font_size = "6pt", align = "left", baseline = "middle") %>%

# add name text
ly_text(symx, namey, text = name, data = elements,
  font_size = "4pt", align = "left", baseline = "middle") %>%

# add atomic mass text
ly_text(symx, massy, text = atomic.mass, data = elements,
  font_size = "4pt", align = "left", baseline = "middle")

lazy loading...

Crude map of the world with capital cities:

caps <- subset(world.cities, capital == 1)
caps$population <- prettyNum(caps$pop, big.mark = ",")
figure(width = 800, height = 450, padding_factor = 0) %>%
  ly_map("world", col = "gray") %>%
  ly_points(long, lat, data = caps, size = 5,
    hover = c(name, country.etc, population))
lazy loading...

Hover for population info, etc.

Google map plot:

orstationc <- read.csv("")

gmap(lat = 44.1, lng = -120.767, zoom = 6, width = 700, height = 600) %>%
  ly_points(lon, lat, data = orstationc, alpha = 0.8, col = "red",
    hover = c(station, Name, elev, tann))
lazy loading...

Note: for this to work you need to get a Google Maps API key and either provide it as an argument to gmap() or set it as an option in your R session options(GMAP_API_KEY=xxx) or set it as a system environment variable, GMAP_API_KEY.

Time series plot of daily airline flights with hover and vertical line:

p <- figure(width = 800, height = 400) %>%
  ly_lines(date, Freq, data = flightfreq, alpha = 0.3) %>%
  ly_points(date, Freq, data = flightfreq,
    hover = list(date, Freq, dow), size = 5) %>%
  ly_abline(v = as.Date("2001-09-11"))
lazy loading...

Note that using your scroll wheel over the x or y axis activates a zoom in the dimension of the axis you are hovered over.

Scatterplot matrix of iris data with linked panning, zooming, and brushing (try the pan, zoom, and box_select tools in the figure below):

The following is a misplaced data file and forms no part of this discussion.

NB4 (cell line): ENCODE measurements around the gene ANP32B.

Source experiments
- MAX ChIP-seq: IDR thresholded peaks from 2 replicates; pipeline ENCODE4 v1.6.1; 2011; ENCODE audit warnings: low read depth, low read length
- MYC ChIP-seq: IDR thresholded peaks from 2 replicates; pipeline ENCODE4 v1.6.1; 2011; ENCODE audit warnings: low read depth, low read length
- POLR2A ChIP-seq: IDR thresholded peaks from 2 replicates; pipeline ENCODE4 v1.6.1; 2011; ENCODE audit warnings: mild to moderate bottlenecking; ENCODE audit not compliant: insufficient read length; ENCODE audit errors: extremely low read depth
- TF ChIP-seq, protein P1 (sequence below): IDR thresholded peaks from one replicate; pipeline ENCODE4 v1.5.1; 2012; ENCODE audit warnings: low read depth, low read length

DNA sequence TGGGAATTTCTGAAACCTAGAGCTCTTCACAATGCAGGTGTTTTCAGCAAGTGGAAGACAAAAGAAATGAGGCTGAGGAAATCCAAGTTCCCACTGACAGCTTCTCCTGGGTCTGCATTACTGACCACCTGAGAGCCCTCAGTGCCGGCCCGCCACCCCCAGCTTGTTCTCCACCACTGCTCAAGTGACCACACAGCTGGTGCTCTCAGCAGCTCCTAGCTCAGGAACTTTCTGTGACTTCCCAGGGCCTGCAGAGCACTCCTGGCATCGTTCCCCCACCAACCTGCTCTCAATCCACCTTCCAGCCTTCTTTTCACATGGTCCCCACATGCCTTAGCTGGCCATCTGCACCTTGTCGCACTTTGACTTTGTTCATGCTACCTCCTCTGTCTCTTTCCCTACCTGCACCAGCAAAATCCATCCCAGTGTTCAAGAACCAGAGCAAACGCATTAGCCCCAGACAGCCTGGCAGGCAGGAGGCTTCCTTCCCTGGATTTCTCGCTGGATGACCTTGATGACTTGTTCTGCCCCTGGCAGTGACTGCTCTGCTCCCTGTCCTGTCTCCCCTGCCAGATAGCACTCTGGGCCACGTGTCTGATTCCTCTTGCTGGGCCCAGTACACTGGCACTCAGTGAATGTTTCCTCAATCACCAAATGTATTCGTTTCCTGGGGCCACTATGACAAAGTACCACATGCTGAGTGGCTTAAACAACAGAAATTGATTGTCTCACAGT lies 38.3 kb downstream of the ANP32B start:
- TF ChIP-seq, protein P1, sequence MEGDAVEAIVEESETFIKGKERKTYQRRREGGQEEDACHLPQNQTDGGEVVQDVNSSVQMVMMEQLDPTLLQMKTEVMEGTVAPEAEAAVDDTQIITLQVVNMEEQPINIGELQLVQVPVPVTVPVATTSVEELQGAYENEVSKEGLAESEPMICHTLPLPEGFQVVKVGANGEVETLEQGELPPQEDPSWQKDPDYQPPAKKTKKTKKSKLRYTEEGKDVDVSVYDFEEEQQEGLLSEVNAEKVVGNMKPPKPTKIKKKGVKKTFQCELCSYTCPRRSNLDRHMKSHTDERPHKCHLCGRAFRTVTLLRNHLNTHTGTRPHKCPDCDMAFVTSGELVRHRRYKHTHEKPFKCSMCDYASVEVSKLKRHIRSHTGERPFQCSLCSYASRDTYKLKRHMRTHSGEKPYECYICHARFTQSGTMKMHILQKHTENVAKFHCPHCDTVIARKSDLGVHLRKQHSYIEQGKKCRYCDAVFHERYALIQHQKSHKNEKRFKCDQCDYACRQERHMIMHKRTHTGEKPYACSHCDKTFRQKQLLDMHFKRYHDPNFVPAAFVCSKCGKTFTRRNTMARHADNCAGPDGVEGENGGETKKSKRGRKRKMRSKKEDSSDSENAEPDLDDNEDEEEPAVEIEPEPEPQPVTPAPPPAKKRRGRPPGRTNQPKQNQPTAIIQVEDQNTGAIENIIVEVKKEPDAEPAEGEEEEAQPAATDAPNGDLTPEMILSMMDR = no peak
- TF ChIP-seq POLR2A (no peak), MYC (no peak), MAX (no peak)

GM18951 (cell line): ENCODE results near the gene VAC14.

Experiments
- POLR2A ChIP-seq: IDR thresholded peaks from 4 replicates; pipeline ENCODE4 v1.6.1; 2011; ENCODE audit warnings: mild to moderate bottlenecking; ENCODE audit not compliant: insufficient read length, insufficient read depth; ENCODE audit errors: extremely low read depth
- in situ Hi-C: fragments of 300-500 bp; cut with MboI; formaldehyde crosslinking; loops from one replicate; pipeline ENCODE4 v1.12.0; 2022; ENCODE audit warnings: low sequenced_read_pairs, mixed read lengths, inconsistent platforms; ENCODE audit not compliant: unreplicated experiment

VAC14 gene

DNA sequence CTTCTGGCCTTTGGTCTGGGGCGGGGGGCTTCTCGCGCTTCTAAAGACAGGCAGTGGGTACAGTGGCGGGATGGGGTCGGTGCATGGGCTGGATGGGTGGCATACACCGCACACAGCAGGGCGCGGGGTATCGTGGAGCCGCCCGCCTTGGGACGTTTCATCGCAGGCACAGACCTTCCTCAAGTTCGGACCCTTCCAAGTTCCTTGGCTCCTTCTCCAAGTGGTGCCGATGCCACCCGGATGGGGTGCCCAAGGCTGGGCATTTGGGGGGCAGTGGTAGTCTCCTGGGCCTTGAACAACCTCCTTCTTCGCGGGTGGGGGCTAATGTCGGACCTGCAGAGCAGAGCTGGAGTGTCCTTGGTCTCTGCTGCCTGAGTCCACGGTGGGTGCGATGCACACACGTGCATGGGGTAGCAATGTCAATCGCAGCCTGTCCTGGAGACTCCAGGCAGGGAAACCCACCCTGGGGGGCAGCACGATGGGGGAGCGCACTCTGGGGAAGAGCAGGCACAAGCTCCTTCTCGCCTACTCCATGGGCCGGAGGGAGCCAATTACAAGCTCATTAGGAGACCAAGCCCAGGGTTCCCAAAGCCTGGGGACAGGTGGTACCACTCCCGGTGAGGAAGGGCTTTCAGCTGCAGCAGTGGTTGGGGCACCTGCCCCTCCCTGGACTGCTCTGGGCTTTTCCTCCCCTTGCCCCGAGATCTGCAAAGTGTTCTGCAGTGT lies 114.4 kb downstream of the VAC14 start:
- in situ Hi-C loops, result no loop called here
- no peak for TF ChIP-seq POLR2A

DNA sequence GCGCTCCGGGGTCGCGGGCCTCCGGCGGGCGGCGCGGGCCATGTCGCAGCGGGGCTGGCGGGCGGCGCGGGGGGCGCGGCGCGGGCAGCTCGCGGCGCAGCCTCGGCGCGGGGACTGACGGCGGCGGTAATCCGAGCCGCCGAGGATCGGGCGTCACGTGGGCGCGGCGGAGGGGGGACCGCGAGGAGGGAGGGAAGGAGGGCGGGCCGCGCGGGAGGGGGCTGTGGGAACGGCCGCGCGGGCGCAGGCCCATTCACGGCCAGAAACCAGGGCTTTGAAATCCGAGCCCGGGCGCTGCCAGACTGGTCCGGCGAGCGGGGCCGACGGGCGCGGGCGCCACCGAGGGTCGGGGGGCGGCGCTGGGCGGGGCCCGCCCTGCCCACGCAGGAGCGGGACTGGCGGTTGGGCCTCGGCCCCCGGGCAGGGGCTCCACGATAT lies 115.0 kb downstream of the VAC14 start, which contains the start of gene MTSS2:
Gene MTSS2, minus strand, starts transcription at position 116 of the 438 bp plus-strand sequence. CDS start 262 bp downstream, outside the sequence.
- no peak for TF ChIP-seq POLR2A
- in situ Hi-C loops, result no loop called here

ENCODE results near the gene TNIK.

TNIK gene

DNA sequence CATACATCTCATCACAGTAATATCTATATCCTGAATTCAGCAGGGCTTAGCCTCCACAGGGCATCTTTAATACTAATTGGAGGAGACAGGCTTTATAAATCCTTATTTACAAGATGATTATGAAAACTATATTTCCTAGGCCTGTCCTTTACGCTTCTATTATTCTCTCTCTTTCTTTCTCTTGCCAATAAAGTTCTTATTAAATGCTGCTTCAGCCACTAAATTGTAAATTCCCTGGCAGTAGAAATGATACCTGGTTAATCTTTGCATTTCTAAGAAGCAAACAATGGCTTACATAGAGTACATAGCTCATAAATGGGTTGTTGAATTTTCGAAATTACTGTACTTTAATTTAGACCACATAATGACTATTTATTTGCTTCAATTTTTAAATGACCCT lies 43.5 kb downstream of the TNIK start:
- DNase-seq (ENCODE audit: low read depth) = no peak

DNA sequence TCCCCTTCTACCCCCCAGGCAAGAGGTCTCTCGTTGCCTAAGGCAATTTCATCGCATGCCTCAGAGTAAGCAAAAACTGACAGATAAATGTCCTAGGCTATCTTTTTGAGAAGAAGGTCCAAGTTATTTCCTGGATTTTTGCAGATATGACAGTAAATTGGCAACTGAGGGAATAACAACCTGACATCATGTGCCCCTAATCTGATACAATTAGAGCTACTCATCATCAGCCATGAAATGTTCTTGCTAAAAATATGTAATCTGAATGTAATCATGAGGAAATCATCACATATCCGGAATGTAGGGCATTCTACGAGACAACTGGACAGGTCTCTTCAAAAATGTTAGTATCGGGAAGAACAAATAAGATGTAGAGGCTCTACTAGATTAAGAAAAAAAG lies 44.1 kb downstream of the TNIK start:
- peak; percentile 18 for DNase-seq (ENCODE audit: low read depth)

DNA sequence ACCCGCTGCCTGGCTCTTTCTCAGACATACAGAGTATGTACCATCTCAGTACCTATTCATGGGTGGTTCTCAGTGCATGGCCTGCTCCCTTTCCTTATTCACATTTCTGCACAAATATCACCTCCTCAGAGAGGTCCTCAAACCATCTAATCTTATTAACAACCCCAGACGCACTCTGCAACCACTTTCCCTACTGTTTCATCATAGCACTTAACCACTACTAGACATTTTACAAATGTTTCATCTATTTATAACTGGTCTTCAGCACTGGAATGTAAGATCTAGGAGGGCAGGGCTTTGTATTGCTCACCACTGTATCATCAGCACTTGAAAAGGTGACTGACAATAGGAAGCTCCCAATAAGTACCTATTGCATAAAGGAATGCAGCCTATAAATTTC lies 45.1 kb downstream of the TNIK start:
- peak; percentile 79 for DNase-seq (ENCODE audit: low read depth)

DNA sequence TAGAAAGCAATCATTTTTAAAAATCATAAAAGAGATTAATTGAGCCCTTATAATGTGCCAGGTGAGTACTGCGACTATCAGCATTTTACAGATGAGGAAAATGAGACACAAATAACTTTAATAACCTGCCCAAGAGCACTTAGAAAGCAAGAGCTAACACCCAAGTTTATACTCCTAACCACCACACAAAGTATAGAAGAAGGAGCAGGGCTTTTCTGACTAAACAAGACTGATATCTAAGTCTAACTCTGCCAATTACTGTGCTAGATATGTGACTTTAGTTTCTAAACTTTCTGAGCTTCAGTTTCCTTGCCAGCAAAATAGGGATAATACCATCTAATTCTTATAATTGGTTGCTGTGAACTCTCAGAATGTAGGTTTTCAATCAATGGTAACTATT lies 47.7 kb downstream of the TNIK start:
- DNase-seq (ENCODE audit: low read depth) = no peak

tools <- c("pan", "wheel_zoom", "box_zoom", "box_select", "reset")
nms <- expand.grid(names(iris)[1:4], rev(names(iris)[1:4]), stringsAsFactors = FALSE)
splom_list <- vector("list", 16)
for(ii in seq_len(nrow(nms))) {
  splom_list[[ii]] <- figure(width = 200, height = 200, tools = tools,
    xlab = nms$Var1[ii], ylab = nms$Var2[ii]) %>%
    ly_points(nms$Var1[ii], nms$Var2[ii], data = iris,
      color = Species, size = 5, legend = FALSE)
grid_plot(splom_list, ncol = 4, same_axes = TRUE, link_data = TRUE)
lazy loading...

A hexbin plot:

figure() %>% ly_hexbin(rnorm(10000), rnorm(10000))
Warning in rnorm(10000): '.Random.seed' is not an integer vector but of
type 'NULL', so ignored
lazy loading...

Hovering will show the counts in the hexagon bin.

Here’s a combination of many layers using hexbins to show the density of the fielding location of all doubles in the 2014 MLB season, inspired by this:

doubles <- read.csv("")

ly_baseball <- function(x) {
  base_x <- c(90 * cos(pi/4), 0, 90 * cos(3 * pi/4), 0)
  base_y <- c(90 * cos(pi/4), sqrt(90^2 + 90^2), 90 * sin(pi/4), 0)
  distarc_x <- lapply(c(2:4) * 100, function(a)
    seq(a * cos(3 * pi/4), a * cos(pi/4), length = 200))
  distarc_y <- lapply(distarc_x, function(x)
    sqrt((x[1]/cos(3 * pi/4))^2 - x^2))

  x %>%
    ## boundary
    ly_segments(c(0, 0), c(0, 0), c(-300, 300), c(300, 300), alpha = 0.4) %>%
    ## bases
    ly_crect(base_x, base_y, width = 10, height = 10,
      angle = 45*pi/180, color = "black", alpha = 0.4) %>%
    ## infield/outfield boundary
    ly_curve(60.5 + sqrt(95^2 - x^2),
      from = base_x[3] - 26, to = base_x[1] + 26, alpha = 0.4) %>%
    ## distance arcs (ly_arc should work here and would be much simpler but doesn't)
    ly_multi_line(distarc_x, distarc_y, alpha = 0.4)

figure(xgrid = FALSE, ygrid = FALSE, width = 630, height = 540,
  xlab = "Horizontal distance from home plate (ft.)",
  ylab = "Vertical distance from home plate (ft.)") %>%
  ly_baseball() %>%
  ly_hexbin(doubles, xbins = 50, shape = 0.77, alpha = 0.75, palette = "Spectral10")
lazy loading...

Image plot of Maunga Whau volcano topography with contour line:

p <- figure(title = "Volcano", padding_factor = 0) %>%